Don Fort, Internal Revenue Service Criminal Investigation Chief, also declared that“more investigations are on the way.”  He and his team are still working diligently to unravel the intricate schemes that were used to move money around the world to hide wealth and avoid taxes.


Speaking to NPRabout the length of time between the leak and the charges, Clark Gascoigne, the deputy director of the Financial Accountability and Corporate Transparency Coalition stated that “complex financial crimes take a long time to investigate and to pull together.”  Gascoigne believes that this case is characteristic and illustrative of that issue.  Furthermore, Gascoigne identified some of the issues with anonymous ownership of companies, stating that “we have gotten to the point where in any state in the US, you can actually form a company without disclosing the true owner of the company. That can facilitate grand corruption, human trafficking, and weapons trafficking.”  In his interview with NPR, Gascoigne also said that he is expecting even more charges to be brought in the US in relation to the Panama Papers.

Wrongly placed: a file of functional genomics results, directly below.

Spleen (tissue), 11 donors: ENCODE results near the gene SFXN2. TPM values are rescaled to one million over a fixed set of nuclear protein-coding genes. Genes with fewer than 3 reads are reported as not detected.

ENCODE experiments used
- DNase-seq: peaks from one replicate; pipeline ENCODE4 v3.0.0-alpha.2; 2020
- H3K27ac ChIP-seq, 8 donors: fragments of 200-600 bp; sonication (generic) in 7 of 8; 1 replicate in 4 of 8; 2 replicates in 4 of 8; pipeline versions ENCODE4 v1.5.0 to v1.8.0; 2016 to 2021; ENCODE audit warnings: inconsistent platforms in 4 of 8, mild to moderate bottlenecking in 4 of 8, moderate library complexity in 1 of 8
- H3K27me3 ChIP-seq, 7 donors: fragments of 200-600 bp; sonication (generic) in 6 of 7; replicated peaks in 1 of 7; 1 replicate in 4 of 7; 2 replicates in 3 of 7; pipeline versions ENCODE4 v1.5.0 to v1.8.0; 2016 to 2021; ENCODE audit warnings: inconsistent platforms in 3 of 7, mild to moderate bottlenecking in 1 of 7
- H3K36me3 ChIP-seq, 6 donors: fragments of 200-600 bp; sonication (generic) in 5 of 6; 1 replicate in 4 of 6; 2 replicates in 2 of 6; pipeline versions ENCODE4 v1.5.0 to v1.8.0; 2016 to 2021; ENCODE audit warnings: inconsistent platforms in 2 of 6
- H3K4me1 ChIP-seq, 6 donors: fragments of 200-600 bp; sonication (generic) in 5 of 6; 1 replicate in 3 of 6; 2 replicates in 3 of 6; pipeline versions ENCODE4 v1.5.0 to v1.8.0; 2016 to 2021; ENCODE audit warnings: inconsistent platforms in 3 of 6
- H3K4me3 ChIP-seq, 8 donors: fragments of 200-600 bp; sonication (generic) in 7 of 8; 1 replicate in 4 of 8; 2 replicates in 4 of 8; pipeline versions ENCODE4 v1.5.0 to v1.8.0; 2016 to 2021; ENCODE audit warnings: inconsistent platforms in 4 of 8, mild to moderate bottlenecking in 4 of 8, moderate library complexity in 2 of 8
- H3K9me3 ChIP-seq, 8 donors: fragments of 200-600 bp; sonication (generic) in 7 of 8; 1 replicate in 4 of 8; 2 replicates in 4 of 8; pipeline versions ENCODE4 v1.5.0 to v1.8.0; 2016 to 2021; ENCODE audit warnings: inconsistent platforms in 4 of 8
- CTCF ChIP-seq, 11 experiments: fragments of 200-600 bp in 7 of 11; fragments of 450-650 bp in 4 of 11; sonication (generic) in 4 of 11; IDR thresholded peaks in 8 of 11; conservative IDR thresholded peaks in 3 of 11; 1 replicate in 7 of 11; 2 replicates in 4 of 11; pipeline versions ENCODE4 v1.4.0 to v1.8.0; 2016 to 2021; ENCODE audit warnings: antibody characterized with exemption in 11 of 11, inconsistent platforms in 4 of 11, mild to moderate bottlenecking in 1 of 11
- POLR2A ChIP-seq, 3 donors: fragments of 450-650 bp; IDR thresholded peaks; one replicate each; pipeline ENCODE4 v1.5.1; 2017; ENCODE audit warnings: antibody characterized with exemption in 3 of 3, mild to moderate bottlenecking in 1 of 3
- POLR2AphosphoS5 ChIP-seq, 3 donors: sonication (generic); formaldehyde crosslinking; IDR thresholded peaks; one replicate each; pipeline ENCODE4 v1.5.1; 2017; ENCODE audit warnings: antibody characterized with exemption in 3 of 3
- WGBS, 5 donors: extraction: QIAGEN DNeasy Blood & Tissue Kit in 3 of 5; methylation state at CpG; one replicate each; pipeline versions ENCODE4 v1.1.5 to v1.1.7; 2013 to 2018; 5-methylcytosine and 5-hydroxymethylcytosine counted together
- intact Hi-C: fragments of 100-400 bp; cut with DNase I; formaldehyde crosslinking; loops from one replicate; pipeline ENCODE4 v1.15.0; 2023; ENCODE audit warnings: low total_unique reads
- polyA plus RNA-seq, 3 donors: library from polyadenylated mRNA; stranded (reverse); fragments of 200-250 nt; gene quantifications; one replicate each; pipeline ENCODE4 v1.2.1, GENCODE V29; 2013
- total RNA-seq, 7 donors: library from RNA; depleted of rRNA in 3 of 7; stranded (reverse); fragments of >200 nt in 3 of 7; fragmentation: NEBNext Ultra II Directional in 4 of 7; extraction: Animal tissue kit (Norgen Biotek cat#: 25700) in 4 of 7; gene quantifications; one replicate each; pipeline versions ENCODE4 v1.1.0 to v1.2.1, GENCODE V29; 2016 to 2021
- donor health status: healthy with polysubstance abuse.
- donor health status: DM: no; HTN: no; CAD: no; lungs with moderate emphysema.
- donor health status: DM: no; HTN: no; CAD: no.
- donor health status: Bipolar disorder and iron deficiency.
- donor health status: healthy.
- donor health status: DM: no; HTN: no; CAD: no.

Inquiries into the complex financial activities exposed by the Panama Papers have led to lengthy, prolonged investigations.